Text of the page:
Being a Dallas commercial real estate landlord can come with its share of challenges. And one of those challenges is when your tenant files for bankruptcy. What do you do? Where do you turn?
It is important to understand both your rights and obligations as a landlord. The following tips can help guide you through the process:
1. The first order of business after you have discovered that your Dallas commercial real estate tenant has filed for bankruptcy is to consider whether the lease is to be assumed or rejected. The United States Bankruptcy Code requires that your tenant either assume or reject the lease within 60 days of the bankruptcy petition date. If your tenant fails to assume the lease during this time period then the lease is deemed rejected. As the landlord, you may petition the bankruptcy court to receive the answer from your tenant before the 60 days has expired, particular if you feel that you may lose another potential tenant as a result.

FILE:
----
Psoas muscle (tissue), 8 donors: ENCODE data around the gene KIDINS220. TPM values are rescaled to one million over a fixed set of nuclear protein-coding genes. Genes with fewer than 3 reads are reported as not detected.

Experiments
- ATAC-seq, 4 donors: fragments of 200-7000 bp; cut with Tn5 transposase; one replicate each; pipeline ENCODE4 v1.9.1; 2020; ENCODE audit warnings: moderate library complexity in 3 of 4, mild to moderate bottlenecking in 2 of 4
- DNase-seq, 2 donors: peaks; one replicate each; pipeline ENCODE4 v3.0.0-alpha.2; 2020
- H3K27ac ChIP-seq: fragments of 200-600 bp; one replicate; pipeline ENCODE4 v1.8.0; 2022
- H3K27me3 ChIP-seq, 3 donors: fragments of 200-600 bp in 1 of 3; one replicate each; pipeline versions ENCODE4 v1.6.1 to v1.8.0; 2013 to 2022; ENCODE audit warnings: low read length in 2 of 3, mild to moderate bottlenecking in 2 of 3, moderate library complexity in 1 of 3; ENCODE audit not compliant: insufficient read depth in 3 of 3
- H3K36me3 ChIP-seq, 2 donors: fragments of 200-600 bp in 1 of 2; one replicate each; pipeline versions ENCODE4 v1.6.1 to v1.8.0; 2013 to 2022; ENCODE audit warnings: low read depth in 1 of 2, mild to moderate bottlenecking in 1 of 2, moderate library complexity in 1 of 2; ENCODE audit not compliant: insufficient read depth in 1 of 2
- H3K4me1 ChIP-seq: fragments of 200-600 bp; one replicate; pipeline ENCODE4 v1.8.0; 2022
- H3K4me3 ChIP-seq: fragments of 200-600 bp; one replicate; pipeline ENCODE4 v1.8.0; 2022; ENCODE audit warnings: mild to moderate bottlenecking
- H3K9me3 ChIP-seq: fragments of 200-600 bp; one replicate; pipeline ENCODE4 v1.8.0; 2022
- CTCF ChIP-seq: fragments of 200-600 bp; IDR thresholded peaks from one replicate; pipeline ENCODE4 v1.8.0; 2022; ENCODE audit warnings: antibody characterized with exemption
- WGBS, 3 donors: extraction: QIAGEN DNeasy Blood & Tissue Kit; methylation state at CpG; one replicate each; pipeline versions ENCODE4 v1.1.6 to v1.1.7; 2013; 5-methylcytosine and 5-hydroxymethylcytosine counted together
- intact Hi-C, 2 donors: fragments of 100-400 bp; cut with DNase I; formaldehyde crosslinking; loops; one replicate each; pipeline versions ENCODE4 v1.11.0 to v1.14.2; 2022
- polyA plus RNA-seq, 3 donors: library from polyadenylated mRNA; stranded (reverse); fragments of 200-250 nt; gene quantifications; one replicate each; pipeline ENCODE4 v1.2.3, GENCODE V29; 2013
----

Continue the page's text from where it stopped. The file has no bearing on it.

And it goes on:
2. If the tenant chooses to assume the lease, you have the right, as the landlord, to monitor the bankruptcy case and make sure that the tenant remains in compliance with its debt obligations, as bankruptcy laws require that the tenant continue to perform its obligations under the lease.
3. It is vital that the landlord file its proof of claim in Chapter 7 bankruptcy cases. The proof of claim includes accrued rent, CAM charges, taxes and related fees. Filing a proof of claim is more complex in Chapter 11 cases, and will depend on whether the lease has been assumed or rejected. It is important, however, that you, as the landlord, file your proof of claim in a timely manner to ensure that the lease amount is paid.
4. You may need to submit a tenant letter of credit (in lieu of a tenant security deposit) as to avoid caps on lease rejection damages. Although the letter of credit does not produce guaranteed results, it does provide the landlord with an opportunity to the details of the lease as it is being drafted and signed. This route is often effective when dealing with larger tenants.